Individuality is similarly tainted, because it does not consider the pressures resulting from group membership. Individuals must acknowledge, and in many cases are expected to represent, the group. A person who seeks to overcome the limitations of their group is seen as a traitor to the group. This may occur even when the group is defined externally, and the individual does not identify as a member.

The image above centers the individual within the group, and wraps both individuals and communal groups into the universality of humanity. There are similarities to the philosophy of stoicism. Using stoic concepts of individual and universal, the diagram might look like this:

Creative Commons licensed A-NC-ND John Danaher

In stoicism, the goal is to connect the individual at the center with the universal ideas that supersede the social context. The social world is an intermediate place where it is hard to tell noise from signal. Although humans are automatically attuned to the social world, they must overcome its noise to find a deeper connection with the universal. Communality is highly changeable, redefining itself frequently. Today’s communality is the not the same as yesterday’s.

In education, a central goal is to connect the individual to larger schemes of human knowledge. Pedagogy’s purpose is to assist the individual in using information, creating knowledge, and ultimately gaining wisdom. To achieve only typical attainment may attach the individual to the communal in a way that can prevent higher knowledge.

Sustained argument

The Economist‘s column Johnson recently wrote about the extent to which artificial intelligence can compose prose, and claimed we need not fear the “Writernator”.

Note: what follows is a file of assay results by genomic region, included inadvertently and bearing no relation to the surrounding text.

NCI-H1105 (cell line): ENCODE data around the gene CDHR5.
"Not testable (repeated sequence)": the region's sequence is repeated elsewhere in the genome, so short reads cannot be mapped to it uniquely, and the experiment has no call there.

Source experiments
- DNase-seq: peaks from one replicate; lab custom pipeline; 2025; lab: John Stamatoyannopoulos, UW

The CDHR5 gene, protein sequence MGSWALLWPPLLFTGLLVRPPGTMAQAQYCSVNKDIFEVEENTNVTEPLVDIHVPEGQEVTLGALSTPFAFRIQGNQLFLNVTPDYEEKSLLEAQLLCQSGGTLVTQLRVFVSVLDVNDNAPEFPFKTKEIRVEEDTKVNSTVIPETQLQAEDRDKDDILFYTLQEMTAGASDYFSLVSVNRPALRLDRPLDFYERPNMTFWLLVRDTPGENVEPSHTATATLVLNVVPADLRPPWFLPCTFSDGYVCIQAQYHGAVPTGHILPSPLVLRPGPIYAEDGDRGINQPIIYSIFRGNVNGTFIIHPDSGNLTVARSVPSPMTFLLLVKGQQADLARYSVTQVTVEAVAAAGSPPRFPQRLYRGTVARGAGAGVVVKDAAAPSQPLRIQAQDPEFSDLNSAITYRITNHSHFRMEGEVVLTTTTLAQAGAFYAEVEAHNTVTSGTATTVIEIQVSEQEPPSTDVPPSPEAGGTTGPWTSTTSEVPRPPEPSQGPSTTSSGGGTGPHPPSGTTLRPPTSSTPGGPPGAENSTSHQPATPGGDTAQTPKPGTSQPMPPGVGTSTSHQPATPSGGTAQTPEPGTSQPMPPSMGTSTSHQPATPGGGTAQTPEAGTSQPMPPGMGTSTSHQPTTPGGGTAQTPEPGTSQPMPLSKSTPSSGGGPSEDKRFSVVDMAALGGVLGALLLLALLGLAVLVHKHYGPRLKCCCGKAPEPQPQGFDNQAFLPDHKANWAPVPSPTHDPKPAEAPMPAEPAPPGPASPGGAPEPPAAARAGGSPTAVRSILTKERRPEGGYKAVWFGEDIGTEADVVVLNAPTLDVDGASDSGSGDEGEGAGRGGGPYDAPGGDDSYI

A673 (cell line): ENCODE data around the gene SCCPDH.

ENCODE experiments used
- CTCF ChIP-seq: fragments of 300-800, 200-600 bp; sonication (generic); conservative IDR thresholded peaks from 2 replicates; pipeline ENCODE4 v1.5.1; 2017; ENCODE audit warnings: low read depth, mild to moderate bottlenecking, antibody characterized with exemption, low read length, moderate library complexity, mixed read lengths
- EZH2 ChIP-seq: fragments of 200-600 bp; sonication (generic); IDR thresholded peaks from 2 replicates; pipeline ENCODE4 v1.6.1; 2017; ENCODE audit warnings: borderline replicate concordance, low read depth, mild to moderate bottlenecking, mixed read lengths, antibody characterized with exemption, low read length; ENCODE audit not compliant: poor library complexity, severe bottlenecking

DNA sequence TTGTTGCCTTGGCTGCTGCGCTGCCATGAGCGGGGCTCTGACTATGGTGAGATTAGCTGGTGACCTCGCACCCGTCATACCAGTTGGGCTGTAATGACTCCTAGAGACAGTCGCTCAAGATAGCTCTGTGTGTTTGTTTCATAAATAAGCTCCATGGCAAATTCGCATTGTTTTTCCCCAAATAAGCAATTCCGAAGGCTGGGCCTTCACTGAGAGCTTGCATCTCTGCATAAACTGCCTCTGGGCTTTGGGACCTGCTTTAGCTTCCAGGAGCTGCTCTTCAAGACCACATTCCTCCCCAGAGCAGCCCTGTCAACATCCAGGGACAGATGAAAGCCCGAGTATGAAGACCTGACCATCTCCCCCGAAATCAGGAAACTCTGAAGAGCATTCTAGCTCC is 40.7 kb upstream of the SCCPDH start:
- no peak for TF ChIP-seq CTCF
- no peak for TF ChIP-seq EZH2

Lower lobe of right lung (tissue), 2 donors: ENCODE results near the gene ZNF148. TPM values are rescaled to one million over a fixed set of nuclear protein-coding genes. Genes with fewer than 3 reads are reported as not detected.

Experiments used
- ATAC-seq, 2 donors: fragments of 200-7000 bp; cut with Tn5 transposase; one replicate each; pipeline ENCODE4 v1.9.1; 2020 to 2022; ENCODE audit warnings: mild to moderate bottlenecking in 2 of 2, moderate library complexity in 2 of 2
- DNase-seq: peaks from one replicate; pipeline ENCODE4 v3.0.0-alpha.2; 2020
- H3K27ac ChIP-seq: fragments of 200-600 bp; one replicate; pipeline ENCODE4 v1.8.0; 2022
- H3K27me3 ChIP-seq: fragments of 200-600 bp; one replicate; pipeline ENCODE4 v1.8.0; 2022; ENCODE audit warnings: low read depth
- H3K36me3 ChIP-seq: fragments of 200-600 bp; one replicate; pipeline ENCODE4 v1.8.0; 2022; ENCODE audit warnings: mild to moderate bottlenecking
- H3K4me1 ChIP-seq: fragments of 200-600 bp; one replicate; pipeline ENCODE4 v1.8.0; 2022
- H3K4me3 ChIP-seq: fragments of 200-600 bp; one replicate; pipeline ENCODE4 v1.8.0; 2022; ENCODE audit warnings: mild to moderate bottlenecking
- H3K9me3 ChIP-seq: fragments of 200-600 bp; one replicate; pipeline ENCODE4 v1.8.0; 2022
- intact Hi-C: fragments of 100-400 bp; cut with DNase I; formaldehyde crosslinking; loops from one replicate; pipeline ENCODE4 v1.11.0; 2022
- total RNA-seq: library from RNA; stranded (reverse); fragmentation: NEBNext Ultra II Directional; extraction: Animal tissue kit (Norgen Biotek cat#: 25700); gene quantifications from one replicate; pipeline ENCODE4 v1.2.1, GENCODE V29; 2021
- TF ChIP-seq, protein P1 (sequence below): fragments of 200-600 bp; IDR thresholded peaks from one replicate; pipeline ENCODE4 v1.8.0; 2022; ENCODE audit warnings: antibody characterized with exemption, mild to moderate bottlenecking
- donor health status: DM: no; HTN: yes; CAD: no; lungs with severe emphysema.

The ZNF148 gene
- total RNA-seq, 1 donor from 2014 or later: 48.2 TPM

The reason? Because during an experiment:

Each sentence was fine on its own; remarkably, three or four back to back could stay on topic, apparently cohering. But machines are aeons away from being able to recreate rhetorical and argumentative flow across paragraphs and pages.

Well, most of my students can’t do that either.

So while the article was trying to reassure writers that they need not fear losing their jobs to a computer, I saw quite another angle, a trail of thought that goes something like this:

Computers cannot create sustained arguments. Neither can most of my students. And only the best journalism seems to bother. Educated people can both follow and create sustained arguments. But to whom are they writing? We have many voters and public figures who are anti-intellectual, and only interested in the realms of fear, emotional expression, and personal identity. They have no interest in sustained argument. The media reflect this, with the emphasis on factoids. Articles have gotten shorter, even in journals like The Atlantic. Computers can’t do it, and computer programming is a reflection of ourselves. Perhaps the very idea of sustained argument needs to be defended. But how can one defend it except with sustained argument, and a reliance on the very intellectualism being increasingly rejected?

If I had read the article 20 years ago, I might have nodded along, not because computers weren’t writing then, but because I felt that sustained argument was a norm. It’s perfectly obvious to me why it needs to be preserved, as obvious as the preservation of free speech, democracy, respect for the opinions of others. These things aren’t obvious anymore.

Today on BBC4’s PM program, Evan Davis reported on Jacob Rees-Mogg’s insensitive statement that he would have got out of the Grenfell fire by ignoring the orders of the fire authority to stay in the burning building. He interviewed Andrew Bridgen, Conservative MP of North West Leicestershire:

Davis: Do you think he meant to say that he thought he would not have stayed put?

Bridgen: That’s what he meant to say…

Davis: And that in a way is exactly what people object to, which is he’s in effect saying, I wouldn’t have died, because I would be cleverer than the people who took the fire brigade’s advice?

Bridgen (Sigh.) But we want very clever people running the country, don’t we, Evan?

Well, I’m not sure people do. In fact, I’m pretty sure many people don’t see why having educated people run things is a good idea. They think that educated people run things to the detriment of uneducated people, and sometimes that is true.

People, Bridgen noted, tend to defer to authority, as they did in the case of the fire.